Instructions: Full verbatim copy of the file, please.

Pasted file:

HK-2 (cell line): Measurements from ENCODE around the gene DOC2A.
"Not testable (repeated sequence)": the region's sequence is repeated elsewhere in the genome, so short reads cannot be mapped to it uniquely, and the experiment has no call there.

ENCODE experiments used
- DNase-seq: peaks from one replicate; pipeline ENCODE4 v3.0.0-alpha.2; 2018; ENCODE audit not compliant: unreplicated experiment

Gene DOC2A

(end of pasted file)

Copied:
HK-2 (cell line): Measurements from ENCODE around the gene DOC2A.
"Not testable (repeated sequence)": the region's sequence is repeated elsewhere in the genome, so short reads cannot be mapped to it uniquely, and the experiment has no call there.

ENCODE experiments used
- DNase-seq: peaks from one replicate; pipeline ENCODE4 v3.0.0-alpha.2; 2018; ENCODE audit not compliant: unreplicated experiment

Gene DOC2A